We just released the first maintenance patch of the year and we are already preparing the next one: Maintenance patch 2019-02 will focus mostly on changes and improvements affecting the aircraft market, including long-requested “safety features” to keep people from accidentally stepping into the “credit financing trap”.
This got me thinking, though: Obviously, the way loans work at the moment isn’t very realistic, doesn’t add much to the game and is even dangerous (see above), especially to new players. Those safety features are essentially treating symptoms of an underlying problem: Credit financing has been broken since it has been put into the game literally ages ago.
For the past few years, my design goal for AS has been to strive for a realistic simulation, especially in terms of nomenclature and mechanics, while making sure that new and updated features actually add tangible game play benefits and don’t just exist for window dressing. Hence, let’s start with analyzing how leasing and credit financing typically work in reality and what their differences are (In rough terms! Reality is a lot more complex, as always-):
Disclaimer: The term “leasing” can have various different meanings in English, including that of what we call a “credit financing” here. What we call “leasing” in AS would probably be called an “operating lease” in American English.
- Both are ways so finance an aircraft, while leasing in AS currently is more akin to renting one.
- In both cases, it’s typically a bank or a bank-like institution that provides the financing, not another airline (while such models do of course exist, like wet-leasing, )
- With credit financing, the aircraft becomes the property of the airline and the airline has to bear amortization while also paying interest and redemption on the corresponding loan. With leasing, the bank/lessor owns the aircraft and the airline pays a combined rate that only shows up on the income statement, not on the balance sheet.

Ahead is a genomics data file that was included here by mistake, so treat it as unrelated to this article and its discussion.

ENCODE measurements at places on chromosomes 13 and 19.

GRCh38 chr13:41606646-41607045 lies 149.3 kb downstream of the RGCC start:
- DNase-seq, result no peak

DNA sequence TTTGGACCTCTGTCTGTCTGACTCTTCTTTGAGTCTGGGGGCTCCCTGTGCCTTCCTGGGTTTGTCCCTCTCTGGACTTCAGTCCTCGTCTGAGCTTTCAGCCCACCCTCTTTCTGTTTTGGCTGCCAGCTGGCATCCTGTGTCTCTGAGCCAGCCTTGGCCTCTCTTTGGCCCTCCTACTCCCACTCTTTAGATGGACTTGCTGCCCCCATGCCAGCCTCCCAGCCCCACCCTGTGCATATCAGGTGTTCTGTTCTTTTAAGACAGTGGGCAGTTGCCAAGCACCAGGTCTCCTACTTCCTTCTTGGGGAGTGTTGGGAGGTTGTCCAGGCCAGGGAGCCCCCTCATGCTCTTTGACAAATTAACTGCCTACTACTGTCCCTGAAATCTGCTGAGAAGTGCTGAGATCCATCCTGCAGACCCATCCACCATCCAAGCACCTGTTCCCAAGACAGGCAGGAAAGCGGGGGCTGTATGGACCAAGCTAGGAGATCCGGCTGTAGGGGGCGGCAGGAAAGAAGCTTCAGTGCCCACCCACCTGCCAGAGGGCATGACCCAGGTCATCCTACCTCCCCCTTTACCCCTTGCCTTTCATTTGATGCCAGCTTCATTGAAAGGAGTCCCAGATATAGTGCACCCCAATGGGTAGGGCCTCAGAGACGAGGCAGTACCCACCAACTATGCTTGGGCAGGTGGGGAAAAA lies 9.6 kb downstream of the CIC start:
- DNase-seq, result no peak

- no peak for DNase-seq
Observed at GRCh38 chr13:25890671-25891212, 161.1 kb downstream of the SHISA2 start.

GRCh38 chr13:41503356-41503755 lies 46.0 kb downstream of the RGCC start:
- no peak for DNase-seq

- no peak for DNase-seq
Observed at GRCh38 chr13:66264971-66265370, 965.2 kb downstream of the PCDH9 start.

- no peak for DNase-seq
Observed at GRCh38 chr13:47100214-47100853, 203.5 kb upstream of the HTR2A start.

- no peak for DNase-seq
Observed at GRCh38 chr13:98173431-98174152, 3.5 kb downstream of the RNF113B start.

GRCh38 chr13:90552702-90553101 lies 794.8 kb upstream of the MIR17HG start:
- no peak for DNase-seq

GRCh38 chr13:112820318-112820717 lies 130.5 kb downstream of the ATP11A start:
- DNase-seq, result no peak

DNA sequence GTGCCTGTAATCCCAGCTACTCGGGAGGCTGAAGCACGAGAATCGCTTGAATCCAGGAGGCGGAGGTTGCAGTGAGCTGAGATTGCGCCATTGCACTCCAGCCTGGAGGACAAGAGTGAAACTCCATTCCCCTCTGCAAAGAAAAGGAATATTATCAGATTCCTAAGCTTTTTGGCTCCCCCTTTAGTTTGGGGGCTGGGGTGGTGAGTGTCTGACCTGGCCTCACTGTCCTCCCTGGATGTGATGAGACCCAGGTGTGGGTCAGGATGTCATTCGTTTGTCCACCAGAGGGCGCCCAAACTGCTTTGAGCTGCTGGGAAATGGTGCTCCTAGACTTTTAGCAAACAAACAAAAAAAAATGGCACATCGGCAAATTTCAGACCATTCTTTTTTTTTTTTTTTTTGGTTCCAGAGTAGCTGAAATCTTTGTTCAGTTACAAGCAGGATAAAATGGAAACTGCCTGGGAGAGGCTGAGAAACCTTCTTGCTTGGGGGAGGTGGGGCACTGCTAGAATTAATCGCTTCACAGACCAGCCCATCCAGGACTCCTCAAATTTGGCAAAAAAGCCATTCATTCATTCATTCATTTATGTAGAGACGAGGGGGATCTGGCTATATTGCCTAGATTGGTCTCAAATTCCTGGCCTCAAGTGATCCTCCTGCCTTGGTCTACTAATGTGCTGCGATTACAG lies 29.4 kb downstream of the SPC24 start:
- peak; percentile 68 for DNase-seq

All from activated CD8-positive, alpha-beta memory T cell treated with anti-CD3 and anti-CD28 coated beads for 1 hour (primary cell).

- In both cases there’s typically a down payment, a set amount of installments and a final payment. After the latter, the aircraft typically becomes the full property of the airline and the leasing/loan contract terminates.
- In case of leasing, there might be the option to not pay the final payment and return the aircraft to the lessor or renewing the lease instead.
- Loan payments typically are annuities, so the rate stays the same each period but the ratio of repayment to interest changes over time, with the latter initially making up the majority of the rate.
- The lessor will of course have to finance the asset somehow as well and they will pass on the respective costs to the lessee, meaning that leasing rates are just as affected by general interest rates as loans are.
- In either case, cancelling the contract early is either impossible or involves penalties/the loss of the aircraft.
- Oftentimes leasing companies will buy aircraft in bulk and/or without having a customer for them yet to get better rates from the manufacturer.
With this simplified model, we can immediately spot some major differences compared to how AirlineSim handles this:
- The two weeks a leasing contract is binding in AS make no sense. The amount of installments must depend on the general financing terms.